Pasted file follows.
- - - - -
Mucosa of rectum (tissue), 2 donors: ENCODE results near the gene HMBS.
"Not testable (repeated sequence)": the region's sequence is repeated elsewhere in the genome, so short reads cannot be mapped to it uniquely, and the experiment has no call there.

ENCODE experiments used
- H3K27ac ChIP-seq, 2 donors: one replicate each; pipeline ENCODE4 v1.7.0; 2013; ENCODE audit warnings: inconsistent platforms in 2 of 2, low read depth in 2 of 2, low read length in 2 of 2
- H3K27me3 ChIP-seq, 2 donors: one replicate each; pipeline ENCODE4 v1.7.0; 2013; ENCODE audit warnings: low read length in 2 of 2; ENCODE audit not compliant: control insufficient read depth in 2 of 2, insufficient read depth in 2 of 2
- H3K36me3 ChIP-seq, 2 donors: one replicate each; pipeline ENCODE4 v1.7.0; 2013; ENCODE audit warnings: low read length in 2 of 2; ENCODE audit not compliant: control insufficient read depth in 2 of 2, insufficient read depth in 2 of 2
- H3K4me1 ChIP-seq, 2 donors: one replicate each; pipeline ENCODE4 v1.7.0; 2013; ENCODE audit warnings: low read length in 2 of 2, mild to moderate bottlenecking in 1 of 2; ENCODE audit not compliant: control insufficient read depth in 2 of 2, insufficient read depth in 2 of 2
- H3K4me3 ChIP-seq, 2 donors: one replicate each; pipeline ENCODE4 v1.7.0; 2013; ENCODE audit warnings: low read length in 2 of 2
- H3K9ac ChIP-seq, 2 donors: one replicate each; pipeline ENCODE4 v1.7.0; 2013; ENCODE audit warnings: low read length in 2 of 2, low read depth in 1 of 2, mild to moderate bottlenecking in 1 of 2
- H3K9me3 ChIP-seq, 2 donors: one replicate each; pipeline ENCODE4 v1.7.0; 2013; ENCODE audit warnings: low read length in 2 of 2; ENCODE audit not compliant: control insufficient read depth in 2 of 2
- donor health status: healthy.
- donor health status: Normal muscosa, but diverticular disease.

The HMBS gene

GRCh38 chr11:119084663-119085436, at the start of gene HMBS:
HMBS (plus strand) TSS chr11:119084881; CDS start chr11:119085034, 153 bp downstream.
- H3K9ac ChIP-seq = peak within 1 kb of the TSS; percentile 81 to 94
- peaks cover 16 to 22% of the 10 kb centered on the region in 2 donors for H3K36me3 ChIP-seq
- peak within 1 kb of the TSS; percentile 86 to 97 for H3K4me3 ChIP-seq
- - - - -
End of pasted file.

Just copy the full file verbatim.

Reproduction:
Mucosa of rectum (tissue), 2 donors: ENCODE results near the gene HMBS.
"Not testable (repeated sequence)": the region's sequence is repeated elsewhere in the genome, so short reads cannot be mapped to it uniquely, and the experiment has no call there.

ENCODE experiments used
- H3K27ac ChIP-seq, 2 donors: one replicate each; pipeline ENCODE4 v1.7.0; 2013; ENCODE audit warnings: inconsistent platforms in 2 of 2, low read depth in 2 of 2, low read length in 2 of 2
- H3K27me3 ChIP-seq, 2 donors: one replicate each; pipeline ENCODE4 v1.7.0; 2013; ENCODE audit warnings: low read length in 2 of 2; ENCODE audit not compliant: control insufficient read depth in 2 of 2, insufficient read depth in 2 of 2
- H3K36me3 ChIP-seq, 2 donors: one replicate each; pipeline ENCODE4 v1.7.0; 2013; ENCODE audit warnings: low read length in 2 of 2; ENCODE audit not compliant: control insufficient read depth in 2 of 2, insufficient read depth in 2 of 2
- H3K4me1 ChIP-seq, 2 donors: one replicate each; pipeline ENCODE4 v1.7.0; 2013; ENCODE audit warnings: low read length in 2 of 2, mild to moderate bottlenecking in 1 of 2; ENCODE audit not compliant: control insufficient read depth in 2 of 2, insufficient read depth in 2 of 2
- H3K4me3 ChIP-seq, 2 donors: one replicate each; pipeline ENCODE4 v1.7.0; 2013; ENCODE audit warnings: low read length in 2 of 2
- H3K9ac ChIP-seq, 2 donors: one replicate each; pipeline ENCODE4 v1.7.0; 2013; ENCODE audit warnings: low read length in 2 of 2, low read depth in 1 of 2, mild to moderate bottlenecking in 1 of 2
- H3K9me3 ChIP-seq, 2 donors: one replicate each; pipeline ENCODE4 v1.7.0; 2013; ENCODE audit warnings: low read length in 2 of 2; ENCODE audit not compliant: control insufficient read depth in 2 of 2
- donor health status: healthy.
- donor health status: Normal muscosa, but diverticular disease.

The HMBS gene

GRCh38 chr11:119084663-119085436, at the start of gene HMBS:
HMBS (plus strand) TSS chr11:119084881; CDS start chr11:119085034, 153 bp downstream.
- H3K9ac ChIP-seq = peak within 1 kb of the TSS; percentile 81 to 94
- peaks cover 16 to 22% of the 10 kb centered on the region in 2 donors for H3K36me3 ChIP-seq
- peak within 1 kb of the TSS; percentile 86 to 97 for H3K4me3 ChIP-seq